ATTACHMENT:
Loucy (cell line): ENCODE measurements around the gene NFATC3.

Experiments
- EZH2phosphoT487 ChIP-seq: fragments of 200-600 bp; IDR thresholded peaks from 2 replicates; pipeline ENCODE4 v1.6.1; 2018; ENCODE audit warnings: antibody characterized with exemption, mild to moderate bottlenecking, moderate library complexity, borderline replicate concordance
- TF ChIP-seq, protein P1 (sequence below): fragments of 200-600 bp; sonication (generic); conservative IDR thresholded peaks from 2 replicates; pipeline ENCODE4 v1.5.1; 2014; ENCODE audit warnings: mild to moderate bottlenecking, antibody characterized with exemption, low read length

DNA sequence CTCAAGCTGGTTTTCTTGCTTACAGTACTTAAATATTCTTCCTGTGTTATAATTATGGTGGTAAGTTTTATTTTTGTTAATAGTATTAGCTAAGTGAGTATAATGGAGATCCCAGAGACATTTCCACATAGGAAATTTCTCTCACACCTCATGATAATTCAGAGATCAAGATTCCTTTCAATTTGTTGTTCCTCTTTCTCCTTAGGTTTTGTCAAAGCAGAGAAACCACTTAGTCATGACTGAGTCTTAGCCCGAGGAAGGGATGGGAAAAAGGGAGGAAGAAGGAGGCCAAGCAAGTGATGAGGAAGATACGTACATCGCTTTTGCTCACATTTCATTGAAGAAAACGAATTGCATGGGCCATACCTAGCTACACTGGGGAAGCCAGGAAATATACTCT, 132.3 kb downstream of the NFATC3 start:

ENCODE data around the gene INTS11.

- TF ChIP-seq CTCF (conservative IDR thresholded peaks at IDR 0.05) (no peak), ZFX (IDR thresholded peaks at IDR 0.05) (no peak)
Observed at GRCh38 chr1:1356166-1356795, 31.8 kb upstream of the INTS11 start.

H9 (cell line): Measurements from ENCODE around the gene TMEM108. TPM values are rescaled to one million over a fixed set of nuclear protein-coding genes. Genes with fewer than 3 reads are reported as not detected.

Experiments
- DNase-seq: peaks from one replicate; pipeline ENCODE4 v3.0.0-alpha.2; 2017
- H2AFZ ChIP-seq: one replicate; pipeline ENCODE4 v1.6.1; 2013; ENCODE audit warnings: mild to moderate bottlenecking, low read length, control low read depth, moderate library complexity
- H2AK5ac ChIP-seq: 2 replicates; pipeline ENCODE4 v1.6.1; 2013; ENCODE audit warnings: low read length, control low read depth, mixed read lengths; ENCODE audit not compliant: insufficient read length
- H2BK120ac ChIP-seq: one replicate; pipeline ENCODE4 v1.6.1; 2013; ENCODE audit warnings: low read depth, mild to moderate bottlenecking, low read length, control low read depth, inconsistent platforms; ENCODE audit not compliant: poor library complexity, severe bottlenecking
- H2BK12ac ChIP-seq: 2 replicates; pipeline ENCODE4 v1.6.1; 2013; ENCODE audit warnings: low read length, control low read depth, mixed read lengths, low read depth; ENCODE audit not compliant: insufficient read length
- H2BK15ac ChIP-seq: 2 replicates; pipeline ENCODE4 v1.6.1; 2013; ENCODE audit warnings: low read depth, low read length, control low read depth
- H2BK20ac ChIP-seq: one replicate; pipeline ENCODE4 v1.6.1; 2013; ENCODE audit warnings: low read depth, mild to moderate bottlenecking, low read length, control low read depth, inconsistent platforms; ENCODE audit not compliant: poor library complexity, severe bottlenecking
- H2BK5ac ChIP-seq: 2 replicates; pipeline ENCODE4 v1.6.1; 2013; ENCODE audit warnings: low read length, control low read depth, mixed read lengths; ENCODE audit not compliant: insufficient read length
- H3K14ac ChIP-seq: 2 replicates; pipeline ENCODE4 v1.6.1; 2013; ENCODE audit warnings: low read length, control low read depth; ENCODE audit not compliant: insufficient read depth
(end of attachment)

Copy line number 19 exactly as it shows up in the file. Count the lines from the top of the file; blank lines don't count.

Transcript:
- H3K14ac ChIP-seq: 2 replicates; pipeline ENCODE4 v1.6.1; 2013; ENCODE audit warnings: low read length, control low read depth; ENCODE audit not compliant: insufficient read depth